In our model, progressives who are politically active are almost as happy as conservatives who are politically active. Like intensive involvement with one’s family, being an activist is also a way of “living for others.”
Our empirical contribution was the finding that it’s the people with actual depression who make the progressive sample less happy than the conservative sample. Individuals with depression are a minority of those on the left, yet depressed Americans cluster on the progressive side of the aisle. In that case, generalizations about why progressives are less happy than conservatives may be misleading–they don’t apply to people without depression. A better question would be why depression is disproportionately concentrated on the left even once race, gender, and income are controlled for. Musa al-Gharbi has collected previous studies that also find links between ideology and depression. Is this link causal?
Leaving the empirical issues aside, I would pose a very general question about the relationship between mood and knowledge of the world. A standard view might be that any mood is a bias, a source of error; objectivity requires countering all moods. The metaphor of “rose-colored glasses” suggests that optimistic people would have more accurate perceptions if they took off their lenses. Indeed, science since the Renaissance has sought to develop methods and protocols that decrease the impact of the subjectivity of the observer. If scientific methods and instruments work, then a scientist’s mood shouldn’t matter.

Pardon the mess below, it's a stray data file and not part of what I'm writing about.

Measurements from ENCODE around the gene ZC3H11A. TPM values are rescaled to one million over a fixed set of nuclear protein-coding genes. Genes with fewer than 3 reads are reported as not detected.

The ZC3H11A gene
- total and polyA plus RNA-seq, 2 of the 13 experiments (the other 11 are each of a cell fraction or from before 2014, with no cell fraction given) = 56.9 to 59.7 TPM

An alternative view, which Michel Foucault labeled “spirituality,” is the idea that in order to perceive things correctly, we must first bring ourselves into the best possible mental state. A mood is not a bias; it is the basis of perception. The question is whether our mood is ideal for perceiving well. For example, to perceive what another person is saying, we should probably attain a mood of receptiveness and equanimity. Likewise to perceive that nature is beautiful or that God is good requires an appropriate state of mind. These states can be labeled virtues rather than (mere) moods.